Proposed review of existing abortion rules likely won’t pass first stage

A pro-life activist holds a doll and banner while advocating his stance on abortion near the site of the Democratic …A Tory MP is conceding that his private members bill that would require a Parliamentary committee to study the point at which a baby becomes a human being might not have the support to pass a House of Commons vote next week.

According to the Globe and Mail, Stephen Woodworth booked the National Press Theatre in Ottawa on Monday to clarify his motivation behind the bill and admit that he has a tough fight ahead him.

Ultimately, Woodworth wants Parliament to review Section 223 of the Criminal Code which says a child becomes a human being "when it has completely proceeded, in a living state, from the body of its mother.''

The review, Woodworth argues, won't necessarily lead to a change in abortion rules but is needed because the law is based on a 400-year-old definition of the term 'human being.'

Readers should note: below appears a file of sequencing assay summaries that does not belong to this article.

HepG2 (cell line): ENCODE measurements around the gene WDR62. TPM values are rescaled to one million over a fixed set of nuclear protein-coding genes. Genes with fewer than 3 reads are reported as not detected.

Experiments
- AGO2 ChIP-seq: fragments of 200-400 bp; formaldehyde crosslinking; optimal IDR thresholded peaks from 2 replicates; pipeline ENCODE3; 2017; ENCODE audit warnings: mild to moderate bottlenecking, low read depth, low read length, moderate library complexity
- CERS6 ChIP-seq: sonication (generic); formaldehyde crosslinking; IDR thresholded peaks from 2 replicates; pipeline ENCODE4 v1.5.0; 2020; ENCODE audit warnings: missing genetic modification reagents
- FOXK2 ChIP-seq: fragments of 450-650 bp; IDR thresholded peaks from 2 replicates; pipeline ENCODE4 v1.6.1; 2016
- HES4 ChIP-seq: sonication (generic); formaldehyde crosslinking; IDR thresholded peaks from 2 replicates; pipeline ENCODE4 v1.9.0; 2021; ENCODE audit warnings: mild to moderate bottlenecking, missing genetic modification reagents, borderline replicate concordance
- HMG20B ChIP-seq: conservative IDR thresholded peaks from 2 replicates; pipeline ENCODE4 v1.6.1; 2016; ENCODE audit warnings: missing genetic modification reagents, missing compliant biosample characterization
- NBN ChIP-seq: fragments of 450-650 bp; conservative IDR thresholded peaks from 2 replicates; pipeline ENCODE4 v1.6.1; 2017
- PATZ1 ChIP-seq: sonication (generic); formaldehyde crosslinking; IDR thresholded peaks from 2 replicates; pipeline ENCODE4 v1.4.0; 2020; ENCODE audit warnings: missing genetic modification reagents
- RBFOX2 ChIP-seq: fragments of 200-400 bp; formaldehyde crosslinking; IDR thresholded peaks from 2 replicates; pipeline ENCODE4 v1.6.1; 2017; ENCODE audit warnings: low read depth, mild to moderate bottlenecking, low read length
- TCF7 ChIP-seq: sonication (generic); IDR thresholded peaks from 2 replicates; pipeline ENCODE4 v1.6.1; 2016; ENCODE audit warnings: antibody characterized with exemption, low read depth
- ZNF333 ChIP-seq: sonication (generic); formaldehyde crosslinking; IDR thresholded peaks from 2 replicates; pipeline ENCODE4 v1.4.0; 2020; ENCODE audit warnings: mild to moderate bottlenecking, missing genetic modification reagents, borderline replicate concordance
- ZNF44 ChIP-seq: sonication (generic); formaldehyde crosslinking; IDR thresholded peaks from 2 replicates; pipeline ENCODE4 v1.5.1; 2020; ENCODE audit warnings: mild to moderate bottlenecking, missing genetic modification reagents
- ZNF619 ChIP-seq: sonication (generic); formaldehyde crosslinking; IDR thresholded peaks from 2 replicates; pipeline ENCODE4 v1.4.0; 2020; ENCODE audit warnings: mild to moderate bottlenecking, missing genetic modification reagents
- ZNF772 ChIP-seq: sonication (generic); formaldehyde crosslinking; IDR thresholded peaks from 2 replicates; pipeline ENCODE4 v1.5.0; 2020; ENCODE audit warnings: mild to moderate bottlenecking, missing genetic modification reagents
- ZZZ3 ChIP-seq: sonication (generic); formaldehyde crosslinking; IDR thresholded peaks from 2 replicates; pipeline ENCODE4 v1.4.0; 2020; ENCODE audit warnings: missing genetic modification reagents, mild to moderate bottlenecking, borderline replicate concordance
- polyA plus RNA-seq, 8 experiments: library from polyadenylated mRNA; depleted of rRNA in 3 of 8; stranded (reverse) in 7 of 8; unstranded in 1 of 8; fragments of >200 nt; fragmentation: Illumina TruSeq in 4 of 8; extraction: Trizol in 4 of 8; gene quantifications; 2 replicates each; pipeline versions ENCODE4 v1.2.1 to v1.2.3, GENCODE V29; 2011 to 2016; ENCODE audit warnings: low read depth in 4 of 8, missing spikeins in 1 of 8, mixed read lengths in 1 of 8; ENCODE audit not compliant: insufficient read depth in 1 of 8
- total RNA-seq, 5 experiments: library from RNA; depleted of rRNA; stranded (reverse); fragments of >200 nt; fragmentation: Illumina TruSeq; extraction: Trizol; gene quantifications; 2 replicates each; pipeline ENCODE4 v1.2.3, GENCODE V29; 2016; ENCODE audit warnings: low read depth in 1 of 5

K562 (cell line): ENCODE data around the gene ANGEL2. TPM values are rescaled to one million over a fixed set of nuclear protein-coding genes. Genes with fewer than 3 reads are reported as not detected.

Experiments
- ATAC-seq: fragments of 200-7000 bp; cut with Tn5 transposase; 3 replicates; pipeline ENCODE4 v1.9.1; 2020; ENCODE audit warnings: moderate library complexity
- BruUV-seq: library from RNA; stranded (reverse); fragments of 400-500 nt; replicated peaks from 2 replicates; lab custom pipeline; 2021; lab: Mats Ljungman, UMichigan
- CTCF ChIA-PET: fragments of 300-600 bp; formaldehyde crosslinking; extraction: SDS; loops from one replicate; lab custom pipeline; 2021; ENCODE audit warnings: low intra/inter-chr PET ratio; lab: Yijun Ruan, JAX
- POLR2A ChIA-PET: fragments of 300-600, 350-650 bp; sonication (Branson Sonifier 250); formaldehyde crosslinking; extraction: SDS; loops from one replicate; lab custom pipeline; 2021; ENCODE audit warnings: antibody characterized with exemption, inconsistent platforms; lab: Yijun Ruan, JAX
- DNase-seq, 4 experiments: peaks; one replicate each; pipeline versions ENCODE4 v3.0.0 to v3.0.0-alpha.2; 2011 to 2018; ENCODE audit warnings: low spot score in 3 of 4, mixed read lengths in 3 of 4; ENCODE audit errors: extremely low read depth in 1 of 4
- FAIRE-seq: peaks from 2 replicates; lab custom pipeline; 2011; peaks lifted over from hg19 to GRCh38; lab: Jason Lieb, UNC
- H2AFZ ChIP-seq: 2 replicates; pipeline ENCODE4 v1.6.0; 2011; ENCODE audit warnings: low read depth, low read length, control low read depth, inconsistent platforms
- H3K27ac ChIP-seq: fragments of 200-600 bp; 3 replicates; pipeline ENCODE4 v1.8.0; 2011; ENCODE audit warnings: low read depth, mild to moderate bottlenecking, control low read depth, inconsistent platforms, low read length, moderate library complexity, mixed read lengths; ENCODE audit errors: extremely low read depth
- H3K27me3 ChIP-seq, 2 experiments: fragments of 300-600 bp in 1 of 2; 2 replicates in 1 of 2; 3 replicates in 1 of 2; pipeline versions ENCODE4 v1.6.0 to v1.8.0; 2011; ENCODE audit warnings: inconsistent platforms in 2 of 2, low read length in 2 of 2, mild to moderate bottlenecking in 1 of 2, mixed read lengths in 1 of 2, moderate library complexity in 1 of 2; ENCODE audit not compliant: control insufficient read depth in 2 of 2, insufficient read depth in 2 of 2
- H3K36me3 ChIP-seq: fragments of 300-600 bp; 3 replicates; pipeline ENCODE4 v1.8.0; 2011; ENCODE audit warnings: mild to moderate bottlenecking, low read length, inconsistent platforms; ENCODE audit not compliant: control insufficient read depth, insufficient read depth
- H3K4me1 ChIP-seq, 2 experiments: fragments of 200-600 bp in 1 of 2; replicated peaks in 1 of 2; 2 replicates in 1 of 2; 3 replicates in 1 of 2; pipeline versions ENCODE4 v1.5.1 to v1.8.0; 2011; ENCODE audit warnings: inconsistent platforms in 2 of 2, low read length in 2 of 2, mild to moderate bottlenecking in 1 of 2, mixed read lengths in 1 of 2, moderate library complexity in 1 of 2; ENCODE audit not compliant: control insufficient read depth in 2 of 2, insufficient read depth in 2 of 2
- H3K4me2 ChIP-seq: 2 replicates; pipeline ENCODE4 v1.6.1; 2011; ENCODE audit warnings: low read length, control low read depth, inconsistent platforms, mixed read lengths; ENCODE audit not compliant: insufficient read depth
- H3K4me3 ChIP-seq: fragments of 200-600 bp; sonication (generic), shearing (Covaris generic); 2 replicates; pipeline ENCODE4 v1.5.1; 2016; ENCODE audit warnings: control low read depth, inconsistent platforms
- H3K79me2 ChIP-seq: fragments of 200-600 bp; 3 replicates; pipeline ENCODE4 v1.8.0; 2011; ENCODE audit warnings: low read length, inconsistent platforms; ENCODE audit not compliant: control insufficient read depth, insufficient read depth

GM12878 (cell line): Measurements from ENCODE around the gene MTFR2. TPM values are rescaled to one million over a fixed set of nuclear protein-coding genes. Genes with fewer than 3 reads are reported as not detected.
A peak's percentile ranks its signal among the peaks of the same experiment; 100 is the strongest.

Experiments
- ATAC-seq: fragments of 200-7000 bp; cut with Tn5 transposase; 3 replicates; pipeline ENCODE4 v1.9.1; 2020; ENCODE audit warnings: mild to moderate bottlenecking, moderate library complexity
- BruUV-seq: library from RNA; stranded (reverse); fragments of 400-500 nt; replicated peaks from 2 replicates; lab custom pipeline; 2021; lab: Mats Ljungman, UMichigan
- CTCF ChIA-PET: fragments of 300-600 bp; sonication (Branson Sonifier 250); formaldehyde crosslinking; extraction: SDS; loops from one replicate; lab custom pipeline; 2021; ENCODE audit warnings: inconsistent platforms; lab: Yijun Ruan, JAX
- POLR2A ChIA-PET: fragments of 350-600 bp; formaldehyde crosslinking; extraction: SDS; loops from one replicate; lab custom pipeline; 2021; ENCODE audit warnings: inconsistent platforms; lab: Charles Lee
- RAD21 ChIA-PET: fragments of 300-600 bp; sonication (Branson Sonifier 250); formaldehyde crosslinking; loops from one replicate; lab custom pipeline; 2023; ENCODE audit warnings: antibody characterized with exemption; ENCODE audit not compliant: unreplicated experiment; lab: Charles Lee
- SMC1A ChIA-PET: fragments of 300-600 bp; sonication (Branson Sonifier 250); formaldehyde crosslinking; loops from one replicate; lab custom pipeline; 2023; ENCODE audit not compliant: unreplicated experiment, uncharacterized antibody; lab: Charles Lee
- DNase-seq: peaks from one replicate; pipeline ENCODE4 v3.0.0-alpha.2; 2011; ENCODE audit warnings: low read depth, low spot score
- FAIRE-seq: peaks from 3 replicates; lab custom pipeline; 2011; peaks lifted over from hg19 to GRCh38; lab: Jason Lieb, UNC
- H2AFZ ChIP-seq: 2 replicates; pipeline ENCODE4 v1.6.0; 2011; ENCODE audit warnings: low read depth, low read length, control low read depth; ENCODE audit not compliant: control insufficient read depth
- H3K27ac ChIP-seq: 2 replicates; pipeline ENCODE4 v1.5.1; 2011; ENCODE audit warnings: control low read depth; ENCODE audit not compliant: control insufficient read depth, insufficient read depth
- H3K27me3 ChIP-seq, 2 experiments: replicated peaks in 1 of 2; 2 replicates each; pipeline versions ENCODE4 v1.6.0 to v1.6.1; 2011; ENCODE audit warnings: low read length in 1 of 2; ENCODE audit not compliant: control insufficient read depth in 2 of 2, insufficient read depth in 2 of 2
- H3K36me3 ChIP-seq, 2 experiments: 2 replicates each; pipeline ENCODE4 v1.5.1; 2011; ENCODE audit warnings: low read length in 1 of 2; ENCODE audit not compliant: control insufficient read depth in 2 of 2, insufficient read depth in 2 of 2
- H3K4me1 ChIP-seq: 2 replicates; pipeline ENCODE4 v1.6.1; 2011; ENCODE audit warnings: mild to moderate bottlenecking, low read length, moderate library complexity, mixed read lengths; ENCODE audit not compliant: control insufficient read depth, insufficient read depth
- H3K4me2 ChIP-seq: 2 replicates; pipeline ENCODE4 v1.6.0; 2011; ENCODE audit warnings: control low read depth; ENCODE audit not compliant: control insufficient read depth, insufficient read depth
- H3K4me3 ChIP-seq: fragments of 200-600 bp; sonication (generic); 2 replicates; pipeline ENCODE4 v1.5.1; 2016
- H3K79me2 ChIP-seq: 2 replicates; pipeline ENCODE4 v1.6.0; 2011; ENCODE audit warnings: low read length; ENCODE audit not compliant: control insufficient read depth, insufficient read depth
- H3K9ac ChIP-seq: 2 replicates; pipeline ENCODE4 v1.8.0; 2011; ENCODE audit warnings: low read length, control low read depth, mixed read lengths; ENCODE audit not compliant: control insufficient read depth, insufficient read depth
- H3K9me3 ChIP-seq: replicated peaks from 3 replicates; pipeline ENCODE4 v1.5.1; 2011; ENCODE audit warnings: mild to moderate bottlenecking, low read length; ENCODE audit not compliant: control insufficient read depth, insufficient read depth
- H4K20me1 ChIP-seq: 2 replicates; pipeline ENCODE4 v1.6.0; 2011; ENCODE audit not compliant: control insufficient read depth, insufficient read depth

[ Related: Baird promotes record of women's rights around the world ]

"Let's have an open-minded, respectful dialogue about our 400-year-old definition of human being," he said, adding that Section 223 "dehumanizes and excludes an entire class of people."

"Until a child's little toe pops out of the birth canal, that child is not recognized as a human being in Canada," he said, according to the Globe.

"At this point I am not optimistic that I will come close to the 50 per cent required to pass this motion, although I continue to want to meet with Members of Parliament and to try to convince them of that."

He can try to convince his colleagues but he likely won't succeed.

During an appearance on CTV's Question Period Sunday, government house leader Peter Van Loan intimated that it would not have caucus support.

"The prime minister has made clear the government's position, his position ... that he doesn't want to see the issue re-opened," he said.

[ More politics: Harper's bid to reform Senate likely delayed again ]

"I'm not going to speculate [on if the Bill will pass] but I think the prime minister's position on the issue is clear."

In our system the prime minister gets what he wants. Stephen Harper doesn't want Woodworth's bill to pass, so it won't.

(Photo courtesy Reuters)